Posted on 14 June 2010 by Lou
Although the Cubs avoided the sweep with Sunday night’s 1-0 win over the White Sox, the team dropped their 5th straight series over the weekend. The Cubs have now lost 2 of 3 games in each of their last 5 series and are heading in the wrong direction. The Cubs are now 28-35 (just 15-15 at home) and they trail the Reds by 7.5 games and the Cards by 6 games in the NL Central race.
Sunday night’s game pretty much summed up the Cubs entire season thus far – mostly good starting pitching; awful hitting; and awful bullpen work.
Ted Lilly pitched 8 no-hit innings, giving up just 1 walk along the way. You would think it would be a fun affair for the Cubs players and fans, but it was so tense because the Cubs themselves were being no-hit by Gavin Floyd of the White Sox through6 innings. The Cubs eventually got their first hit with 2 outs in the 7th inning – a double by Alfonso Soriano – and Chad Tracy followed that up with an RBI single on the very next pitch to put the Cubs ahead 1-0. But at the end of the day, the Cubs offense managed just 3 total hits in the ball game.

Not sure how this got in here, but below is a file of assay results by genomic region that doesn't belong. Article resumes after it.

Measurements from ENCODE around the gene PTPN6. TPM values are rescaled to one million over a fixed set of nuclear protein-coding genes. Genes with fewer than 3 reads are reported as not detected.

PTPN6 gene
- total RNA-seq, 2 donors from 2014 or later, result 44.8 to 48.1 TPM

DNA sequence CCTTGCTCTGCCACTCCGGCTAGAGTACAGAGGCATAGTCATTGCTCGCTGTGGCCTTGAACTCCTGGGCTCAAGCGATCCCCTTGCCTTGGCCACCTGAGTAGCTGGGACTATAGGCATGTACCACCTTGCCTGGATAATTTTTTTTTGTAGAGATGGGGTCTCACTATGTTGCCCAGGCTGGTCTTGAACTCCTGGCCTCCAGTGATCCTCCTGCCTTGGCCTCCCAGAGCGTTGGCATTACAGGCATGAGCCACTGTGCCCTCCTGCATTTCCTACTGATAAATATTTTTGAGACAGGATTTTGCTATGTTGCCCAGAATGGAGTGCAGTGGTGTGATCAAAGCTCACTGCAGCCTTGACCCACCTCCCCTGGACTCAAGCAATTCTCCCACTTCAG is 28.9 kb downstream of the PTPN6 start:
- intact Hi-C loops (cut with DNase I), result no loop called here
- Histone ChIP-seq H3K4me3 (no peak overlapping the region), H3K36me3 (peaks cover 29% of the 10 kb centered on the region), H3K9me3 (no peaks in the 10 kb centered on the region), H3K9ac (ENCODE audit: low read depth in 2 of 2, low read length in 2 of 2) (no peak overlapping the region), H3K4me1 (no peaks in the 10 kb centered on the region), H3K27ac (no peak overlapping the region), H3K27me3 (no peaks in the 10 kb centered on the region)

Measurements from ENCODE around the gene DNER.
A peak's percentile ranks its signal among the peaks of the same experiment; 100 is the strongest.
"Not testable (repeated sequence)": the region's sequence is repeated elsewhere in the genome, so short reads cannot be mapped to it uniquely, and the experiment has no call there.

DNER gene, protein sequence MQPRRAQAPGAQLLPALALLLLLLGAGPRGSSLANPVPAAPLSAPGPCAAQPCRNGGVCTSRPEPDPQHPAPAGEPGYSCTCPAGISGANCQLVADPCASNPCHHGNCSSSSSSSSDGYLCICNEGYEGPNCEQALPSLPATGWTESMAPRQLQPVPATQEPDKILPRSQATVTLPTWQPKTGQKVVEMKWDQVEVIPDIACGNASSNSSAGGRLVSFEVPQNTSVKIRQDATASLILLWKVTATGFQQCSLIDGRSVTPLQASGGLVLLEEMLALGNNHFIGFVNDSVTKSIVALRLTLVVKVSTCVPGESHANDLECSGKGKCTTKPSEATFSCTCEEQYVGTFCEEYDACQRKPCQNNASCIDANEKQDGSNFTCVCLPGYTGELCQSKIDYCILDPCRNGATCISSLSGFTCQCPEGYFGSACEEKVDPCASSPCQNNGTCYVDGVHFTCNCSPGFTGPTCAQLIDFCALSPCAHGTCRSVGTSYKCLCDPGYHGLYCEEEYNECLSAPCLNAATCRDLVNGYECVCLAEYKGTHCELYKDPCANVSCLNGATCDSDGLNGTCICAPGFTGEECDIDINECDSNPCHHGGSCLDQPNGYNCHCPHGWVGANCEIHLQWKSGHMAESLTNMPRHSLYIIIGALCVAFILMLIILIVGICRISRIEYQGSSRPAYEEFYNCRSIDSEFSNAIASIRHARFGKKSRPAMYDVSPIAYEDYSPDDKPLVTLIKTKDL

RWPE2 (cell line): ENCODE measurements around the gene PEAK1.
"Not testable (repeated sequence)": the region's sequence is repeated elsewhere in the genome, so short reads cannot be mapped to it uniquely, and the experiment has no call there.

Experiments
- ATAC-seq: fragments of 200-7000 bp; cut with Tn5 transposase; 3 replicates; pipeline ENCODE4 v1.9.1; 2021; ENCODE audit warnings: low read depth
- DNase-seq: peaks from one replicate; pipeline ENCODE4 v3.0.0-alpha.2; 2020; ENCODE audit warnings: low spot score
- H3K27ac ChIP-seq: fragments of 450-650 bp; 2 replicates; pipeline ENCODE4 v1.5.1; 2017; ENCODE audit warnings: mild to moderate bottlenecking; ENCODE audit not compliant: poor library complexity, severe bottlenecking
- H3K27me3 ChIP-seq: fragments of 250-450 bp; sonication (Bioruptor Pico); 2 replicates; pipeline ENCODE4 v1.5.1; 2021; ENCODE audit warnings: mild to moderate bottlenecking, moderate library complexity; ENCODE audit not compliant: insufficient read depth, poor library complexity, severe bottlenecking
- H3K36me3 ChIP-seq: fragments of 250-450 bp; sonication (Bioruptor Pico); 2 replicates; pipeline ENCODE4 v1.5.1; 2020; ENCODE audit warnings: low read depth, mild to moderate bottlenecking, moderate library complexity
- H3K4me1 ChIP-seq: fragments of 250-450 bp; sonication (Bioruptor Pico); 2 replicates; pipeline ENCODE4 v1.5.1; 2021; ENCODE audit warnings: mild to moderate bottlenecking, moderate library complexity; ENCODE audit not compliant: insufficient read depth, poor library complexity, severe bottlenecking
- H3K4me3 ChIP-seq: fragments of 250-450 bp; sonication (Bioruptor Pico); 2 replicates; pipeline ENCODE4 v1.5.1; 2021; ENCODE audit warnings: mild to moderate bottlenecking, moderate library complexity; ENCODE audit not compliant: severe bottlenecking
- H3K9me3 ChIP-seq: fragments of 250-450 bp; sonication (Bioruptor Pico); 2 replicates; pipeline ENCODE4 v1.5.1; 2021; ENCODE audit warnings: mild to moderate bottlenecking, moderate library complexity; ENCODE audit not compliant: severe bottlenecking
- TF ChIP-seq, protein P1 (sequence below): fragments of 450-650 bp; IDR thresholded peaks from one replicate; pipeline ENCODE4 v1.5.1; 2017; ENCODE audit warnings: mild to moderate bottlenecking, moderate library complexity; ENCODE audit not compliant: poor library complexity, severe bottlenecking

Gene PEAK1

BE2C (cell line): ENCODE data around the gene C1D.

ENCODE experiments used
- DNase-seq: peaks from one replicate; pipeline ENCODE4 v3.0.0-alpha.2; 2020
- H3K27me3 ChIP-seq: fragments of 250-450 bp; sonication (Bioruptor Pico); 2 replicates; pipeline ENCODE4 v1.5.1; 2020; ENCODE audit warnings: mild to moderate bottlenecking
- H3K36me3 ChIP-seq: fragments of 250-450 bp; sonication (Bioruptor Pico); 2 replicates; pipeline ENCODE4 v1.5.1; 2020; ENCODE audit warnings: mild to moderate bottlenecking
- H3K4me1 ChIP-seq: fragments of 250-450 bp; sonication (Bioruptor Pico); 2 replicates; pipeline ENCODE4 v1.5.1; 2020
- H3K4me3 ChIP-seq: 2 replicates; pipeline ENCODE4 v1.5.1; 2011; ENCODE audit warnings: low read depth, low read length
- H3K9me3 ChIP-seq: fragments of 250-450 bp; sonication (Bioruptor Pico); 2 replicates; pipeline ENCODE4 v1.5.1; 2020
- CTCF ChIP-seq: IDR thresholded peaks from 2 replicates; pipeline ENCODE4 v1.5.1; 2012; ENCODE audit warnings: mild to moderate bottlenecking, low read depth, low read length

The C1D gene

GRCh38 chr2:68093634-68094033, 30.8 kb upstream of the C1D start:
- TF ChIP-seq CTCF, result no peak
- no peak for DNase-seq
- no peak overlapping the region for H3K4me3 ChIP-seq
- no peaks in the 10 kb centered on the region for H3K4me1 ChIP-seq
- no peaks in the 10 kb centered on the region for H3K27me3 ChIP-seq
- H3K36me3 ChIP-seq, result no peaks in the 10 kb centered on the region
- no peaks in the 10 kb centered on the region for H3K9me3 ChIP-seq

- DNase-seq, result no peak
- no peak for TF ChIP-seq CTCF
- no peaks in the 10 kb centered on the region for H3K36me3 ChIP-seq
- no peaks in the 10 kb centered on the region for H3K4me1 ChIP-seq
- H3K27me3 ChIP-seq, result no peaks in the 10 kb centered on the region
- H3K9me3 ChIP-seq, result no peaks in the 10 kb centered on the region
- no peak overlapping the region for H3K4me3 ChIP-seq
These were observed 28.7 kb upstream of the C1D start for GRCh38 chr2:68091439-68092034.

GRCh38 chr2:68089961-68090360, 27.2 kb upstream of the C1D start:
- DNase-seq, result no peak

When Lilly served up pinch-hitter Juan Pierre’s single to center field to lead off the 9th inning, Manager Lou Pinella immediately turned to Closer Carlos Marmol to end the threat and preserve the 1-run lead. But that almost backfired in a hurry. Marmol quickly walked Andruw Jones and then balked Pierre and Jones over to 2nd and 3rd with nobody out. Disaster again for the Cubs in the late innings. But Marmol buckled down – he struck out Alexei Ramirez and then intentionally walked Alex Rios to load the bases and set up a force play. Paul Konerko obliged by hitting a weak grounder that forced Pierre out at home. Marmol then got Carlos Quentin to pop out to shallow center field and the Cubs fans at Wrigley Field let out a collective sigh of relief.